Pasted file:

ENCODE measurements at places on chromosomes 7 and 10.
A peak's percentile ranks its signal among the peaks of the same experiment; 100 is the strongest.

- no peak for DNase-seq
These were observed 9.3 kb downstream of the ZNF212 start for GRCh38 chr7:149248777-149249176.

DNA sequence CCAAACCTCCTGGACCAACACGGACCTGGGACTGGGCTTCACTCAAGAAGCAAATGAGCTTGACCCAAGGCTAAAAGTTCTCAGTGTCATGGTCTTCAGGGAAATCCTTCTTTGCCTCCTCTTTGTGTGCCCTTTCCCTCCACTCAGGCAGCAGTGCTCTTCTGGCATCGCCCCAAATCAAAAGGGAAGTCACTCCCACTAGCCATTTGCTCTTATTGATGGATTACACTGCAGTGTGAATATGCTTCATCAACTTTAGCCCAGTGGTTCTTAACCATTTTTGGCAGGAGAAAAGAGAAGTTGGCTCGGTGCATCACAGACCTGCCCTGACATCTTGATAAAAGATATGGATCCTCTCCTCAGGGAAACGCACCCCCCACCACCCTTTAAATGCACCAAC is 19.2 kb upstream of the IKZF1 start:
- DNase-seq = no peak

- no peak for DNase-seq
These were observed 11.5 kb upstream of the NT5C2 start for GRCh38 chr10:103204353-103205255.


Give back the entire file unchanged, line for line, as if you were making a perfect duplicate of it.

ENCODE measurements at places on chromosomes 7 and 10.
A peak's percentile ranks its signal among the peaks of the same experiment; 100 is the strongest.

- no peak for DNase-seq
These were observed 9.3 kb downstream of the ZNF212 start for GRCh38 chr7:149248777-149249176.

DNA sequence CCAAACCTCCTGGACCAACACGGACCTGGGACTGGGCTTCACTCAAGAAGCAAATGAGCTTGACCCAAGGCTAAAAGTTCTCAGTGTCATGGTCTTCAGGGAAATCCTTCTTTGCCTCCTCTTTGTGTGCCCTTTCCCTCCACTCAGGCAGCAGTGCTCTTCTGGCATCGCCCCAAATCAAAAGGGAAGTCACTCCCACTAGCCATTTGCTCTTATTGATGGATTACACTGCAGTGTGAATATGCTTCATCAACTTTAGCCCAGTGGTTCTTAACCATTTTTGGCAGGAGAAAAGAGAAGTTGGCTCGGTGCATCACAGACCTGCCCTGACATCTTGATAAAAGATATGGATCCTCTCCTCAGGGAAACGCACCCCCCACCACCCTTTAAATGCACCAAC is 19.2 kb upstream of the IKZF1 start:
- DNase-seq = no peak

- no peak for DNase-seq
These were observed 11.5 kb upstream of the NT5C2 start for GRCh38 chr10:103204353-103205255.